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Commentary decries ‘bogus’ medical exemptions from vaccination :

March 28, 2019

AAP policy states that exemptions from vaccination for school entry should be reserved only for true medical contraindications and is clearly opposed to non-medical exemptions. The 2018 Red Book is clear on what constitutes a valid medical contraindication (Appendix V, pages 1071-1081). The most common reason is a prior anaphylactic reaction to a dose of vaccine or a vaccine component. These types of allergic reactions are quite rare, and in most states, medical exemptions constitute well under 1% of overall vaccine exemptions.

Due to the recent measles outbreaks, legal battles are underway in many states to eliminate non-medical exemptions to vaccination. Currently, three states allow only medical exemptions to vaccination for children attending school or licensed child care. West Virginia and Mississippi have long-standing laws that do not allow religious or personal belief exemptions, with associated high rates of vaccination. California passed legislation allowing only medical exemptions to vaccination after the Disneyland measles outbreak of 2014-’15. Subsequently, vaccination rates have increased.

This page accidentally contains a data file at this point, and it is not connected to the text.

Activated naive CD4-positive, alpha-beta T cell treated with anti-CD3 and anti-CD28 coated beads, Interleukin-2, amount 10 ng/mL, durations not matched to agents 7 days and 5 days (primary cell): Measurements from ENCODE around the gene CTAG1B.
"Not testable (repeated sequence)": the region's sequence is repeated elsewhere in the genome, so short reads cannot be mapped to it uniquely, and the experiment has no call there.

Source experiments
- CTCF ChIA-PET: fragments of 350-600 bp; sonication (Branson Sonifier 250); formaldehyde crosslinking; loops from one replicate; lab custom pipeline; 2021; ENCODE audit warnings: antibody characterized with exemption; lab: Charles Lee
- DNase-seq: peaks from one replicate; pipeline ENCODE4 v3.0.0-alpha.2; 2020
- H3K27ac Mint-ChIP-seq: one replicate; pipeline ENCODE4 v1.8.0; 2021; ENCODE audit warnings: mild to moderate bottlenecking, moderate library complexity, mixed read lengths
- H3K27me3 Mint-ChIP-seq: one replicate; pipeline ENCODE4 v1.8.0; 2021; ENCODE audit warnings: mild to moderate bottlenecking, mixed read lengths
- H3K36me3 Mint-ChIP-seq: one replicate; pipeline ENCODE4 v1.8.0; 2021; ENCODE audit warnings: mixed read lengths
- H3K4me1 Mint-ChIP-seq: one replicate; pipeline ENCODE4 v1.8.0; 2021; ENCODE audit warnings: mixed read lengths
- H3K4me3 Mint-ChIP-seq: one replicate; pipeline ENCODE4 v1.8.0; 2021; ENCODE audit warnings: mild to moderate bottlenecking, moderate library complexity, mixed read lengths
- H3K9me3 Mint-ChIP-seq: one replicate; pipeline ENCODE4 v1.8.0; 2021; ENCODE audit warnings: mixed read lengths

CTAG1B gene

While adoption of such laws is good for public health, states must put processes in place to ensure medical exemptions are legitimate. In Mississippi and West Virginia, approval for medical exemptions to vaccination must go through a central- or state-level review after submission by a physician. In California, however, medical exemptions may be approved solely by a licensed physician.

Evidence is emerging that some physicians in California are writing bogus medical exemptions for children who do not have a true contraindication to vaccination. These unscrupulous exemption-writing practices by a few medical providers have placed herd immunity at risk and have not gone unnoticed by the Medical Board of California. The agency has placed one individual on probation and continues to review additional cases of physicians who may be inappropriately writing medical exemptions for vaccines. In addition, California Sen. Richard J. Pan, M.D., M.P.H., FAAP, recently introduced a bill that would require physicians to submit medical exemptions to the public health department for approval.

As states consider eliminating non-medical exemptions, they may need to consider oversight of the process for obtaining medical exemptions in order to prevent illegal exemptions by the small proportion of health care providers, who may seek to undermine policies banning non-medical exemptions. These invalid medical exemptions may leave children and those around them unnecessarily at risk for vaccine-preventable diseases.

Dr. O’Leary is a member of the AAP Committee on Infectious Diseases.

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